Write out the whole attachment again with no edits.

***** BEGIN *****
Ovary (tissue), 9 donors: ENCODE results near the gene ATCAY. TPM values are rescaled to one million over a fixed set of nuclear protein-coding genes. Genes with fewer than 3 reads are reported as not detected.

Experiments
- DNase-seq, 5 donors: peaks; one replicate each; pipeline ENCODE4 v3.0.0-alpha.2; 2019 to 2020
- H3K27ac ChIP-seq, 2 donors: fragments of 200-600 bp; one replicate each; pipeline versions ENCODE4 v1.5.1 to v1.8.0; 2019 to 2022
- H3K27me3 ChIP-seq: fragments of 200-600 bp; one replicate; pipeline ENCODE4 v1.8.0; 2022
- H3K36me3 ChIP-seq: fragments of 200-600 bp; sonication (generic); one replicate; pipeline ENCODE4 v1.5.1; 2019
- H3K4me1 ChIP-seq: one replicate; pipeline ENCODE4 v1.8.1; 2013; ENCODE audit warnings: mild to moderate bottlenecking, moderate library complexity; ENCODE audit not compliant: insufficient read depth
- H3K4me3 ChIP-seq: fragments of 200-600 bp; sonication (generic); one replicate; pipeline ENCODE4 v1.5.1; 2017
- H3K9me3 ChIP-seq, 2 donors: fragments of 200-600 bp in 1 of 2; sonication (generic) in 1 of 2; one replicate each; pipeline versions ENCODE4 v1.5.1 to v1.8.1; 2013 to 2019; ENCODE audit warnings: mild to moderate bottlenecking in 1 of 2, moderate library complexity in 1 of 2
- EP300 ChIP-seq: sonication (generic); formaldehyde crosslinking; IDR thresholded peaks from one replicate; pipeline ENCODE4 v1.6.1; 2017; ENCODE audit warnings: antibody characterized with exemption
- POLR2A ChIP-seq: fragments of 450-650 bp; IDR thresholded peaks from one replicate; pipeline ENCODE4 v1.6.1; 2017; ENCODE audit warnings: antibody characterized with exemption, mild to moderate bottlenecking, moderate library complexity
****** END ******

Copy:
Ovary (tissue), 9 donors: ENCODE results near the gene ATCAY. TPM values are rescaled to one million over a fixed set of nuclear protein-coding genes. Genes with fewer than 3 reads are reported as not detected.

Experiments
- DNase-seq, 5 donors: peaks; one replicate each; pipeline ENCODE4 v3.0.0-alpha.2; 2019 to 2020
- H3K27ac ChIP-seq, 2 donors: fragments of 200-600 bp; one replicate each; pipeline versions ENCODE4 v1.5.1 to v1.8.0; 2019 to 2022
- H3K27me3 ChIP-seq: fragments of 200-600 bp; one replicate; pipeline ENCODE4 v1.8.0; 2022
- H3K36me3 ChIP-seq: fragments of 200-600 bp; sonication (generic); one replicate; pipeline ENCODE4 v1.5.1; 2019
- H3K4me1 ChIP-seq: one replicate; pipeline ENCODE4 v1.8.1; 2013; ENCODE audit warnings: mild to moderate bottlenecking, moderate library complexity; ENCODE audit not compliant: insufficient read depth
- H3K4me3 ChIP-seq: fragments of 200-600 bp; sonication (generic); one replicate; pipeline ENCODE4 v1.5.1; 2017
- H3K9me3 ChIP-seq, 2 donors: fragments of 200-600 bp in 1 of 2; sonication (generic) in 1 of 2; one replicate each; pipeline versions ENCODE4 v1.5.1 to v1.8.1; 2013 to 2019; ENCODE audit warnings: mild to moderate bottlenecking in 1 of 2, moderate library complexity in 1 of 2
- EP300 ChIP-seq: sonication (generic); formaldehyde crosslinking; IDR thresholded peaks from one replicate; pipeline ENCODE4 v1.6.1; 2017; ENCODE audit warnings: antibody characterized with exemption
- POLR2A ChIP-seq: fragments of 450-650 bp; IDR thresholded peaks from one replicate; pipeline ENCODE4 v1.6.1; 2017; ENCODE audit warnings: antibody characterized with exemption, mild to moderate bottlenecking, moderate library complexity